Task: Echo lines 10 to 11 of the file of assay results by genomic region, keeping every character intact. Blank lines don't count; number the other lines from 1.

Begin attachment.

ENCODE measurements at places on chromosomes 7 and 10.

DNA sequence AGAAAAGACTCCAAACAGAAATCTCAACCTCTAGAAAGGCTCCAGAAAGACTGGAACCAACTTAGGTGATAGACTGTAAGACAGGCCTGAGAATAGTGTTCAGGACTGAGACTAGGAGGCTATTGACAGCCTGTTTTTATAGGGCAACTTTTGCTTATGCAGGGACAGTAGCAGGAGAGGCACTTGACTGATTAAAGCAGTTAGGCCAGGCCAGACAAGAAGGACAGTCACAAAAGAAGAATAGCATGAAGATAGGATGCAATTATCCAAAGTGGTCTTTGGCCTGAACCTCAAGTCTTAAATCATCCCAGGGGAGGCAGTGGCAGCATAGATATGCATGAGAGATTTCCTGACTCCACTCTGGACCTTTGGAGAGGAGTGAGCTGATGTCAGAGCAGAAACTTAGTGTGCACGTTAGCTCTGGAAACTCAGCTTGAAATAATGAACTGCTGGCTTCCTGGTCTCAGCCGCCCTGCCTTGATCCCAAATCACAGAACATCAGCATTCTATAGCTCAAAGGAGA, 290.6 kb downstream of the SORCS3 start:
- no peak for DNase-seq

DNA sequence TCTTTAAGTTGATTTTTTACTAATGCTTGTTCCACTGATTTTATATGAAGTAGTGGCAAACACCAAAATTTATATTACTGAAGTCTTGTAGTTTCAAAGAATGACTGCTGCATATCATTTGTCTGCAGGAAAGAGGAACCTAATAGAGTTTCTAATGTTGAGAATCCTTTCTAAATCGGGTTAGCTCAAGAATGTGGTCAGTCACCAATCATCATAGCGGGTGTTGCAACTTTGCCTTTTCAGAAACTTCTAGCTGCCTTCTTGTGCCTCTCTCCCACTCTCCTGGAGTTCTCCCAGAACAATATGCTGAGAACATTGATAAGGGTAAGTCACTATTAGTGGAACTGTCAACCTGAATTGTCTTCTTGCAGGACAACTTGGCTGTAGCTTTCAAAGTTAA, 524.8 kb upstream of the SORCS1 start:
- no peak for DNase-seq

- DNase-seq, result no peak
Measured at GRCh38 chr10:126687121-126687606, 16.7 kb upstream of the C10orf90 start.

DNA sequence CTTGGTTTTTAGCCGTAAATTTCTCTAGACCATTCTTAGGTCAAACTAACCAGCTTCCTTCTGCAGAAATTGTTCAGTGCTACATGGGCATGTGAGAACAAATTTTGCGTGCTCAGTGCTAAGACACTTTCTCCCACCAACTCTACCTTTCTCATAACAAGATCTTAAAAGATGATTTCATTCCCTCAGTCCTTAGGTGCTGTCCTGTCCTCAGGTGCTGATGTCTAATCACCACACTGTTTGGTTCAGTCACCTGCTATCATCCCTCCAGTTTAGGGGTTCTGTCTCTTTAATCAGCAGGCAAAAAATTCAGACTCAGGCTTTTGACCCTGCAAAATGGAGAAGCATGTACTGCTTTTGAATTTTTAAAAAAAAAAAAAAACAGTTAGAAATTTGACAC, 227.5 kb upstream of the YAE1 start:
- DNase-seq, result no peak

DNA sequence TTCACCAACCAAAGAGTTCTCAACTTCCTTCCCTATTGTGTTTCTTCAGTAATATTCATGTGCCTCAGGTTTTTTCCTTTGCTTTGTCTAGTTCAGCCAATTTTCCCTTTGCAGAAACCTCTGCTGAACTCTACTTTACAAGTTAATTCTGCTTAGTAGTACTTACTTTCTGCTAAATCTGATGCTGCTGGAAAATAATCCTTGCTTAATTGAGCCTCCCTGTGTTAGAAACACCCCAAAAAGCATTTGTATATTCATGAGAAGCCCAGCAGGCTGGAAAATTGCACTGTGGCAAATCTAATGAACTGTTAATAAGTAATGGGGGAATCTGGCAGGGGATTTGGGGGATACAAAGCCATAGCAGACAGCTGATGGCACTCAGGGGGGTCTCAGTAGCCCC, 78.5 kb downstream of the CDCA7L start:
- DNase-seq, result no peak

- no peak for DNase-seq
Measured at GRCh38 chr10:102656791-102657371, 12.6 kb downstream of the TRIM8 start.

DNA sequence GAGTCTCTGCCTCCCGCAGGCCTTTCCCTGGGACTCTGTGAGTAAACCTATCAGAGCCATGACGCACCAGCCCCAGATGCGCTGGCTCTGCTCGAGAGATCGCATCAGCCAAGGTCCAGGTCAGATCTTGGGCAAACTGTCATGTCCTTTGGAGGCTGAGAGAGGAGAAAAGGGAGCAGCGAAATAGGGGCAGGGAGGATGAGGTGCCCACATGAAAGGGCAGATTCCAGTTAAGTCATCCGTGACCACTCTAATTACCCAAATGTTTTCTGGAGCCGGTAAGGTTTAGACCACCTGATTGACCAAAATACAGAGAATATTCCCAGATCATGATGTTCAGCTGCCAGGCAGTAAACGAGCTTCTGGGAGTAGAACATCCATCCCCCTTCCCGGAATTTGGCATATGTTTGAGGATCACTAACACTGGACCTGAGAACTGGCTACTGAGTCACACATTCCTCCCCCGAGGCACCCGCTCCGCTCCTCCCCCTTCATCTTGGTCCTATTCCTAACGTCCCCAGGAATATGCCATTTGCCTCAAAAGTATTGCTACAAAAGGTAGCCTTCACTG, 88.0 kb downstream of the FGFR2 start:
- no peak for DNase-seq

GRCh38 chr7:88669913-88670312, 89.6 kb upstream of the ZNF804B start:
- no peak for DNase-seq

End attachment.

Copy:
DNA sequence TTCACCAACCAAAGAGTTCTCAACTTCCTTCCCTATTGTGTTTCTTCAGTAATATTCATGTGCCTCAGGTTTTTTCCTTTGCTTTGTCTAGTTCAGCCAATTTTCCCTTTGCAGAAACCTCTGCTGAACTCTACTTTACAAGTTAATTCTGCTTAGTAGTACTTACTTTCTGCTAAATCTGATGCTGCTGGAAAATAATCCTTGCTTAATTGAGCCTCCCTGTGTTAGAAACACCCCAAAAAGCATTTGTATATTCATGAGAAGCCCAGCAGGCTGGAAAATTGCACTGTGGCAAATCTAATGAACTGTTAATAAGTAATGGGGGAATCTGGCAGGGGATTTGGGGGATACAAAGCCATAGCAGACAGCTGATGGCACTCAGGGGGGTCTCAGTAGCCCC, 78.5 kb downstream of the CDCA7L start:
- DNase-seq, result no peak